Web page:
• This "Glitch" wouldn't influence my decision to buy as much as the $200 price tag does. I have less expensive IP cameras in use. Posted via Serenity
  • Yes, how much is this?, and how much monthly bill? Posted via Android Central App
  • Check it out on Regular version is $200, pro is $250. Video cloud hosting of all the video clips is $30 per year. You can download any video clip or share it on various social media outlets, And the pro version is not on sale on Amazon yet for some reason, just the regular, so you have to go to the ring website to see the pro.
  • Skip the play toys and just buy a swann or lorex system. Trust me when I say, there is no comparison. Posted via the Android Central App
  • Well there is a market for those systems just like there is a market for this. I wanted something easy, and you don't get much easier than replacing a doorbell with this, where you have the low-voltage wiring right there. I assume I would have had to run extra wiring to be able to power a permanently mounted separate camera somewhere above my door (or change batteries frequently for a battery operated unit). Not something I can do myself nor do I want to pay to have done. All you have to do is download the app to your phone, connect the doorbell to your wifi, and bam you are done. I also didn't need multiple cameras covering various parts of my house, which most of the Lorax systems on Amazon seem to have 4 or more cameras, I just wanted one that covers my front door. And, you can actually talk to someone that rings your doorbell with this system (I have done that) whereas you can't with just a camera monitoring system like Lorax. Again, I can see where someone wants/needs a more robust camera system with multiple cameras (I'm sure better cameras), and a local DVR unit that you don't have to pay an annual service fee. However, that solution is overkill, or not the right solution, for just as many people.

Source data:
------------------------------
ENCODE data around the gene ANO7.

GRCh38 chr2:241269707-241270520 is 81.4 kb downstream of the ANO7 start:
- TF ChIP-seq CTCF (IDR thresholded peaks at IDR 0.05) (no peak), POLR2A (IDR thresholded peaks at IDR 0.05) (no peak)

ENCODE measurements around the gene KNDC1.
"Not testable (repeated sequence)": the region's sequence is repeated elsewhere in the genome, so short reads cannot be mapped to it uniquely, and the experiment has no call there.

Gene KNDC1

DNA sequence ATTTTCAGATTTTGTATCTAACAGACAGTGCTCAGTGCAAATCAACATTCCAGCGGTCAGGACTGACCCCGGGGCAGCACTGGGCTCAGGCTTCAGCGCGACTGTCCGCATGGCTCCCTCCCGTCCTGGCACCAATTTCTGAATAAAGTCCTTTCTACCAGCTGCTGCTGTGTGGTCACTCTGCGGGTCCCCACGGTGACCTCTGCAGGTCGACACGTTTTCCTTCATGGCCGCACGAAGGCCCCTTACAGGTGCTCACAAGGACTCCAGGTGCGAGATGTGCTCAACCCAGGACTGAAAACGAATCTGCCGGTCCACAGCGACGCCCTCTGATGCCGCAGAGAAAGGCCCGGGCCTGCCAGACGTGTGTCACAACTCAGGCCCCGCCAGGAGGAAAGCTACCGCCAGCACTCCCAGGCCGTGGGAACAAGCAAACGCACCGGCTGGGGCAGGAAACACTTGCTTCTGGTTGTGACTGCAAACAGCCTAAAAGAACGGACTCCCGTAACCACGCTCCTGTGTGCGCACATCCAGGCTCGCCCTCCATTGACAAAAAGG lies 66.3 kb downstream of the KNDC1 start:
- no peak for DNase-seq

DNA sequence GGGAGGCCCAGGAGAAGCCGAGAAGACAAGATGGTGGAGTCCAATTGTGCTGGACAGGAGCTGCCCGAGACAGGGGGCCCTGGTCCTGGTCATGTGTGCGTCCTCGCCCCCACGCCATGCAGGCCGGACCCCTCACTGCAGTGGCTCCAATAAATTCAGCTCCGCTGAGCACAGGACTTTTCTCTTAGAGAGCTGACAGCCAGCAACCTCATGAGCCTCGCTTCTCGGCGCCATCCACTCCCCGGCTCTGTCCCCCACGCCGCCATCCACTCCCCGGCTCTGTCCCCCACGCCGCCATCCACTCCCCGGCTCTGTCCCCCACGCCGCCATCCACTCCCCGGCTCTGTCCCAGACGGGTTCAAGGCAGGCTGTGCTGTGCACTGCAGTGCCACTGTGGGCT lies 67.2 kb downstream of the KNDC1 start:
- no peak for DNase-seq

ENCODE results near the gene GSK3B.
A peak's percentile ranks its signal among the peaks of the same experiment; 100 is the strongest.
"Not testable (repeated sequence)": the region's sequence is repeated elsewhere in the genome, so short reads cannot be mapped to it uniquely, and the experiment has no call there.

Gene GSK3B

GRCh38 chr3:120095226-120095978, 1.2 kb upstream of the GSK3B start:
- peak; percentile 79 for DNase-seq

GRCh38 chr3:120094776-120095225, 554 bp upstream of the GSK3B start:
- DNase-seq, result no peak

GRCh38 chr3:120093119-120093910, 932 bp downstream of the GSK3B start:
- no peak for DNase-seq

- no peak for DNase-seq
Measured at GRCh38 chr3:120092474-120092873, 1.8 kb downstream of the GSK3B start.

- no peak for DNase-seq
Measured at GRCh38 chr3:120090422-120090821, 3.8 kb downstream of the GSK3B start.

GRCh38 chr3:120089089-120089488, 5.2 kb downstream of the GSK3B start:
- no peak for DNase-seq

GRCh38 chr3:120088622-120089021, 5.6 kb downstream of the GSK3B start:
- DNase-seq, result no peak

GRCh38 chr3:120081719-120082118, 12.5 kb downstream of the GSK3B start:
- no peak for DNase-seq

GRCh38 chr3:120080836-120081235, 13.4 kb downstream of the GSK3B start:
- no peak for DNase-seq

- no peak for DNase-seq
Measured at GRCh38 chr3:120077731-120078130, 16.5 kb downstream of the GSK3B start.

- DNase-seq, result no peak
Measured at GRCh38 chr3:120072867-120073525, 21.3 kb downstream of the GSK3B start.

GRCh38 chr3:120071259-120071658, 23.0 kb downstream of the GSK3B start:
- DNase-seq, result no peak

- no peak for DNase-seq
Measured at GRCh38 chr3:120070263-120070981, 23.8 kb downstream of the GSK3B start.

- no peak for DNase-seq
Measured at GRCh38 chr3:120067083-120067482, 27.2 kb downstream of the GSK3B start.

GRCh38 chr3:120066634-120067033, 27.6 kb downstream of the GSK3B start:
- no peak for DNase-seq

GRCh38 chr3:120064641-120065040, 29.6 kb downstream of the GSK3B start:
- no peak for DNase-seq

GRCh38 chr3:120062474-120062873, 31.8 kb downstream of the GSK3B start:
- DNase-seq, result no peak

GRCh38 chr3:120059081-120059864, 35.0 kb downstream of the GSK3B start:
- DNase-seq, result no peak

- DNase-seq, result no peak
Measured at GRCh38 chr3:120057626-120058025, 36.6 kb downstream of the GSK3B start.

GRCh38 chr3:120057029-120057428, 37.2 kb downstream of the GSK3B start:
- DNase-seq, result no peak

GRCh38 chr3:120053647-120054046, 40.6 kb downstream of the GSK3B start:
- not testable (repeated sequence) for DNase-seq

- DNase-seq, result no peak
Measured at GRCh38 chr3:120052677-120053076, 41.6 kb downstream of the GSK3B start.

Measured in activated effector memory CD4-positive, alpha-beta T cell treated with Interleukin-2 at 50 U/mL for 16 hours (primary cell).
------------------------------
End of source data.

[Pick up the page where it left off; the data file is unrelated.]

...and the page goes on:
• I have a Lorex system. As far as I've been able to tell, there is no way to notify the app on my phone when someone is at the front of my house. This door bell will ping your device. If you need/want that feature makes a difference on it's value.
  • I'm not a programmer but couldn't this be avoided by a simple line of "If-Then" code? I mean... If (# is duplicated) Then (generate new random #) for said customer... Why would that be so hard? But again, I'm no programmer. Posted via the Android Central App
  • I like how they presented transparency and moved quickly to solve the problem. Since this isn't tied to my front door lock or opens my August or anything i see that the worst thing that could have happened is someone can see when the mail arrives or someone is at my door. In that case there is would be no impact for me. That said, I'm in the Skybell HD camp, but was seriously considering a Ring for a bit. I think I'll let this mature a bit more before I opt in.
  • Let's face it. It's a video doorbell, not a security camera set up in your bedroom. So what, someone saw you received a package from UPS. Posted via the Android Central App
  • This is all so silly. So what if someone sees you or your guests arrive or leave? How does this represent a threat, for heaven's sake? This is a Seinfeld episode... A story about nothing. Posted via the Android Central App
  • this along with home security camera are still too risky.
  • Not a Ring Pro in your banner pic.